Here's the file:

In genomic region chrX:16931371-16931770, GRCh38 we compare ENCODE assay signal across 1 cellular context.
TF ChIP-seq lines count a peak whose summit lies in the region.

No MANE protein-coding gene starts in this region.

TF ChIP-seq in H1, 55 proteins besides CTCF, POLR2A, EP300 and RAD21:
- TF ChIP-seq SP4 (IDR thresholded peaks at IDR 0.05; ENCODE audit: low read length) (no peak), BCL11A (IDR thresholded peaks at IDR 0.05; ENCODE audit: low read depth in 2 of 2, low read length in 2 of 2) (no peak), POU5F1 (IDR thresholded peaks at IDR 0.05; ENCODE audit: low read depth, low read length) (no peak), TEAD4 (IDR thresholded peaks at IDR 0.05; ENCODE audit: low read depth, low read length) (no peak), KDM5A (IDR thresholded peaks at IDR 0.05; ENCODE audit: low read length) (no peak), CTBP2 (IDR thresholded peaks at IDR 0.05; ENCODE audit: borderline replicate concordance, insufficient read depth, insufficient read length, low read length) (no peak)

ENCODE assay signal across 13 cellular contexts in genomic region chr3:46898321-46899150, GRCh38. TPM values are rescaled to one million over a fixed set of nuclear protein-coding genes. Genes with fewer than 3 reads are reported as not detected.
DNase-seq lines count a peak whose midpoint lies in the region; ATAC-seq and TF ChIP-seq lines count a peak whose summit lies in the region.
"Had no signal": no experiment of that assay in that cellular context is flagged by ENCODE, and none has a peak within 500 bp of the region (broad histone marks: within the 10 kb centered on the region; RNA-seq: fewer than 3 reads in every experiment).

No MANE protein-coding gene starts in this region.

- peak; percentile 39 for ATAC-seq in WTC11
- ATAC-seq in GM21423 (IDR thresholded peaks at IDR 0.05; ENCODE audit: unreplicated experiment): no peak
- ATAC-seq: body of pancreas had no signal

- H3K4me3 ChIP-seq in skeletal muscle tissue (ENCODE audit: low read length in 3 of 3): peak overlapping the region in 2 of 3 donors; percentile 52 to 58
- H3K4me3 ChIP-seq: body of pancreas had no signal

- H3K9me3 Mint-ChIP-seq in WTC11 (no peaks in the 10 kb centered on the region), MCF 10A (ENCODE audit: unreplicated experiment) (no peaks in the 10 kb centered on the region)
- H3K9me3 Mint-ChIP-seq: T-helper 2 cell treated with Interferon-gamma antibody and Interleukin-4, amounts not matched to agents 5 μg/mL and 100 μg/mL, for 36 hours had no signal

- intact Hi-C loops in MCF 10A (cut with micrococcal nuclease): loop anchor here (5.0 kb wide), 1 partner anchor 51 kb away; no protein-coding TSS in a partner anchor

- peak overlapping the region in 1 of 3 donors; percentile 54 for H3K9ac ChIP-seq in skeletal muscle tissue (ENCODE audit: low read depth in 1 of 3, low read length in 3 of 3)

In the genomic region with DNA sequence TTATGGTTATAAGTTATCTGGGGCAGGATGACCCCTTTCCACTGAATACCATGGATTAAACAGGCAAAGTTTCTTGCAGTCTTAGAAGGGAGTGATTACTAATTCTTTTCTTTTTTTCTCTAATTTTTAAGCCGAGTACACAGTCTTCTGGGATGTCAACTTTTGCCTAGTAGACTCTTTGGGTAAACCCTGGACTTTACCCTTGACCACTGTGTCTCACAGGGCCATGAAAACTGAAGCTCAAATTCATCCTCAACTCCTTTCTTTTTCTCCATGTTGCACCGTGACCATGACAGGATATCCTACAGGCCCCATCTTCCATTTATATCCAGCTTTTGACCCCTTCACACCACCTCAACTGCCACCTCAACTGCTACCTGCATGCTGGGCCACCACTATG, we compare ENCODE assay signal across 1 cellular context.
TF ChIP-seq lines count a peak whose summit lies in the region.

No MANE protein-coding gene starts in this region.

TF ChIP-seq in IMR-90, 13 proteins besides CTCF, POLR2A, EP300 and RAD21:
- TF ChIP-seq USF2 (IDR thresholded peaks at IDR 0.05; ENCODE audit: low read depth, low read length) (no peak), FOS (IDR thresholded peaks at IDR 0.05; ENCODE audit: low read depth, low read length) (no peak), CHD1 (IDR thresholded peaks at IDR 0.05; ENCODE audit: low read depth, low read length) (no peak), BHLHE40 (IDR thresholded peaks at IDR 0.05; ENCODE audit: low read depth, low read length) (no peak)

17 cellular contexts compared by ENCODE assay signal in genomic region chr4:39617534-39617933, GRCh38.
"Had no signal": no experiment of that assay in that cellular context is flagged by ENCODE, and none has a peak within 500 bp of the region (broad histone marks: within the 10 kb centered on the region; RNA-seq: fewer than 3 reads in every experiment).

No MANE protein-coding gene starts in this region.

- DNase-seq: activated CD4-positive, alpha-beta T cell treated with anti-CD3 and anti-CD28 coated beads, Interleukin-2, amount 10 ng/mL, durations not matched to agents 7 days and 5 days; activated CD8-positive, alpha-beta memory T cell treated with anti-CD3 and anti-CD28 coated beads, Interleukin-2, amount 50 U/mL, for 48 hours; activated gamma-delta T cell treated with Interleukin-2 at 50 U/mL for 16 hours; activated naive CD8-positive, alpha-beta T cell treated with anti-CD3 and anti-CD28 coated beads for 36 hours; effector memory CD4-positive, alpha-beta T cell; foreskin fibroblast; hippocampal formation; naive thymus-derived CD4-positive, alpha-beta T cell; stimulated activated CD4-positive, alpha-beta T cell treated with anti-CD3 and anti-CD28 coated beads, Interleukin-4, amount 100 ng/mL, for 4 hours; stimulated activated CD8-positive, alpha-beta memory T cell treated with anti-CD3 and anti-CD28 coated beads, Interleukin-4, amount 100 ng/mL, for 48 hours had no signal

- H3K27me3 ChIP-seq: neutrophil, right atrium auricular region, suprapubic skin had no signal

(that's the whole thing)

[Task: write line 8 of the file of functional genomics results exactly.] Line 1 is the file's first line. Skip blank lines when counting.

"Had no signal": no experiment of that assay in that cellular context is flagged by ENCODE, and none has a peak within 500 bp of the region (broad histone marks: within the 10 kb centered on the region; RNA-seq: fewer than 3 reads in every experiment).